Parsing an RSS feed can be tricky. Your code has to gracefully handle all sorts of strange corner cases; everything from malformed XML to an unexpected byte sequence in the feed prolog. I recently worked on a problem that dealt with the latter: I was trying to parse an RSS feed in Java, and kept hitting an
org.xml.sax.SAXParseException: Content is not allowed in prolog. The prolog is anything before the opening
<?xml tag at the start of the feed. I dug into it a little further, and discovered that many UTF-8 encoded files include a three-byte UTF-8 Byte-order mark. When dealing with a UTF-8 encoded RSS feed, this three-byte pattern (
0xEF 0xBB 0xBF) in the prolog can cause all sorts of interesting XML parsing problems, including a
SAXParseException: Content is not allowed in prolog.
One solution is to use a quick-and-dirty regular expression to cleanup the XML prolog before feeding it into a parser.
First, I wanted to confirm my suspicion about the UTF-8 Byte-order mark. I used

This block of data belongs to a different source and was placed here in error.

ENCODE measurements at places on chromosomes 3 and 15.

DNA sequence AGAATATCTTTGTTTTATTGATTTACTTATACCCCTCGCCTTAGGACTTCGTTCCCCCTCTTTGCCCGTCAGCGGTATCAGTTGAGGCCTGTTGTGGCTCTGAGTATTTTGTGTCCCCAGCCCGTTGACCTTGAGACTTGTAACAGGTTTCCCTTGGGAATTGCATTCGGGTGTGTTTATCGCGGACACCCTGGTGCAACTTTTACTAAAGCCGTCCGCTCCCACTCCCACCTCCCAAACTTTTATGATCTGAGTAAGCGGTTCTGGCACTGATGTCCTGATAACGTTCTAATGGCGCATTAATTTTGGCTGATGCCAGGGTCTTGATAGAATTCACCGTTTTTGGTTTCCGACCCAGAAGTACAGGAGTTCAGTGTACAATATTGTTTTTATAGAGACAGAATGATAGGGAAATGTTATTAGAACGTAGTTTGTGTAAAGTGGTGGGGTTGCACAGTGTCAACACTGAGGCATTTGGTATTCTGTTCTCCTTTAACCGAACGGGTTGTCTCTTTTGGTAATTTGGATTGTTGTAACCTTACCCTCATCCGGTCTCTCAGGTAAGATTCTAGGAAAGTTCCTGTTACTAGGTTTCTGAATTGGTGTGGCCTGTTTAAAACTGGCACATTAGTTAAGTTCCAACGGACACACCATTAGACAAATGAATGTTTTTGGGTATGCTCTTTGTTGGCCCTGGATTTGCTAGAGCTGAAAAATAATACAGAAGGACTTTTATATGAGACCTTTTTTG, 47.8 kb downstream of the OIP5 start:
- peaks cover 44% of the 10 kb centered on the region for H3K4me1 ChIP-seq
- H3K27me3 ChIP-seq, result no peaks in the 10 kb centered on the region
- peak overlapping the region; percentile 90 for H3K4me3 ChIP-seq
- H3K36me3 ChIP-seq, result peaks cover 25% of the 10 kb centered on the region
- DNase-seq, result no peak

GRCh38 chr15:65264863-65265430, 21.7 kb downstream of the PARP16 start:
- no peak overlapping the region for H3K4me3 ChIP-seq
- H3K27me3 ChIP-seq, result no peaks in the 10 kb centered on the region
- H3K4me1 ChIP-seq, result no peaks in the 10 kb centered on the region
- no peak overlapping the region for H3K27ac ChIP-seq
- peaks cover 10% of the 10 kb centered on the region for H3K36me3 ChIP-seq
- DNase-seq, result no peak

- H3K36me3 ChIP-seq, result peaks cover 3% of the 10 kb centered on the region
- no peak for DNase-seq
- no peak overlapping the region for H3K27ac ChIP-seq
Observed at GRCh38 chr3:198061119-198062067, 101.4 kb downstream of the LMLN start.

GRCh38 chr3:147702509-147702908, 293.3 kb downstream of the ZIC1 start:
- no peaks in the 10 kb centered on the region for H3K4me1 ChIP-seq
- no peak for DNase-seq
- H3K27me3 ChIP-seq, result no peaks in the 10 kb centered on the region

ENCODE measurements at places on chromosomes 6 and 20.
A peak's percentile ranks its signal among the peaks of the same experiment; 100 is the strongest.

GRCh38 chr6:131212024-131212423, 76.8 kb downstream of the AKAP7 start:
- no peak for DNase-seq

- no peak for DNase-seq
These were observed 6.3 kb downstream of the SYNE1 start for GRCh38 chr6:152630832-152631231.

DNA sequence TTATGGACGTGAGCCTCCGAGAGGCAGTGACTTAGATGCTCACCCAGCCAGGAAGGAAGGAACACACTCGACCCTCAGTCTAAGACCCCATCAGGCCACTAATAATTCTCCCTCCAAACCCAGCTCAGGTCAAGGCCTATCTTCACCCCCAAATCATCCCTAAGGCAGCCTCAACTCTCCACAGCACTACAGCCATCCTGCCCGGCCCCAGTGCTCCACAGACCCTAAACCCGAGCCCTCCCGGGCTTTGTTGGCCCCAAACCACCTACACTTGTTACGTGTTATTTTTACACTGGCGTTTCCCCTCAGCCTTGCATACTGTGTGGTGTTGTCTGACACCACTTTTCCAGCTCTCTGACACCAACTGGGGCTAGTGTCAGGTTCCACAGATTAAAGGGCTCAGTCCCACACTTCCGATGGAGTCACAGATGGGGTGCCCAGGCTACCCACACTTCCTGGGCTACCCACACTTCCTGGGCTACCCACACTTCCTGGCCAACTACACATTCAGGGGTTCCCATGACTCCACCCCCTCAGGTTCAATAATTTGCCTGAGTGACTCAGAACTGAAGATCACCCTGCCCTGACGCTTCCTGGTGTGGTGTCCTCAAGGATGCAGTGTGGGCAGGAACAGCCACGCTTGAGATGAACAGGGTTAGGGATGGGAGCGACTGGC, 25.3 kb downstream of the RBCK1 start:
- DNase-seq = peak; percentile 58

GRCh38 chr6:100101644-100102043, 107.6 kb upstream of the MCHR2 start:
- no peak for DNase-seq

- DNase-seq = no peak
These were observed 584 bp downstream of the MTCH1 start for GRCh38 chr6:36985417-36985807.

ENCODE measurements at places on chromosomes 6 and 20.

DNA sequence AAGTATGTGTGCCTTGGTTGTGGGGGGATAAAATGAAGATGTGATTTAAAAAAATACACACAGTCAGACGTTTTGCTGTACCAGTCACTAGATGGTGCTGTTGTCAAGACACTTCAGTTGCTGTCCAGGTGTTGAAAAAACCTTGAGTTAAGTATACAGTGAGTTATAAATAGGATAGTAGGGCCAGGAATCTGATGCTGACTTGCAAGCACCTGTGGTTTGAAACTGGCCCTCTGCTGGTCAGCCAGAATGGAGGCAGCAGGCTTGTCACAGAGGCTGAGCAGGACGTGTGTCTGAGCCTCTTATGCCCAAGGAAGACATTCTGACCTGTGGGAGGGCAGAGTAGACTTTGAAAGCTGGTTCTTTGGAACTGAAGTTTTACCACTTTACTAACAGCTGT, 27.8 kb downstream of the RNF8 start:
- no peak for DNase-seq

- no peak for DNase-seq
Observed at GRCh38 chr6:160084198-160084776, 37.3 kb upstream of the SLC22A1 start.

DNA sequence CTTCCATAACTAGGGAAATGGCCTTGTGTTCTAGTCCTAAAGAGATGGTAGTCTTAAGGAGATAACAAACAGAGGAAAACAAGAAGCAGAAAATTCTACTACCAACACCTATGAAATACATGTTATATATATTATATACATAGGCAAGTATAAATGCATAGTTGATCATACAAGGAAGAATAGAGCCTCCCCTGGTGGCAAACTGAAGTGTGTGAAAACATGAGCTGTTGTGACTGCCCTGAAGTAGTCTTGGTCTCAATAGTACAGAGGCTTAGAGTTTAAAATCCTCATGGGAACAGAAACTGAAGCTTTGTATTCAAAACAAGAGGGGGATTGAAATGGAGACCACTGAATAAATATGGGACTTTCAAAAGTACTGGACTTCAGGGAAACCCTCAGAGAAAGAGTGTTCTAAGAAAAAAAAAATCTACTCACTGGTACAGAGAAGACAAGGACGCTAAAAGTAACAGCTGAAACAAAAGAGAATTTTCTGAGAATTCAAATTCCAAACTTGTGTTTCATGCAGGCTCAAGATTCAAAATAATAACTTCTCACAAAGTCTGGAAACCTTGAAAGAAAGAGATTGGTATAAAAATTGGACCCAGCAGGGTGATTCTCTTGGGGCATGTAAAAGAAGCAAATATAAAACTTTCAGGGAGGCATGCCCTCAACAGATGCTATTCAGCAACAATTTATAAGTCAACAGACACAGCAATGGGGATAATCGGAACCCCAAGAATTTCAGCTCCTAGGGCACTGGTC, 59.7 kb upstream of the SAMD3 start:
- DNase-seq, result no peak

wget to download the feed in question http://www.hp.com/hpinfo/stories.xml and opened it up using
khexedit. Sure enough, the first three bytes are
EF BB BF:
Because these extra three bytes are present in the prolog, you might see an exception that looks something like this when trying to parse the XML:
Caused by: org.jdom.input.JDOMParseException: Error on line 1: Content is not allowed in prolog. at org.jdom.input.SAXBuilder.build(SAXBuilder.java:468) at org.jdom.input.SAXBuilder.build(SAXBuilder.java:851) at com.sun.syndication.io.WireFeedInput.build(WireFeedInput.java:178) ... 188 more Caused by: org.xml.sax.SAXParseException: Content is not allowed in prolog. ... 190 more
As mentioned, a quick-and-dirty solution to this problem is to build a regular expression to strip off any junk in the prolog before feeding the XML into a parser. Here’s an example that strips off any non-word characters in the prolog:
String xml = "<?xml ..."; Matcher junkMatcher = (Pattern.compile("^([\\W]+)<")).matcher( xml.trim() ); xml = junkMatcher.replaceFirst("<");
As of Java 1.4, you could also try something a little cleaner:
String xml = "<?xml ..."; xml = xml.trim().replaceFirst("^([\\W]+)<","<");
Note that calling
String.trim() on the XML isn’t good enough, because
trim() only handles leading and trailing white space. Once I got rid of the UTF-8 Byte-order mark, my XML parser handled the feed with no issues.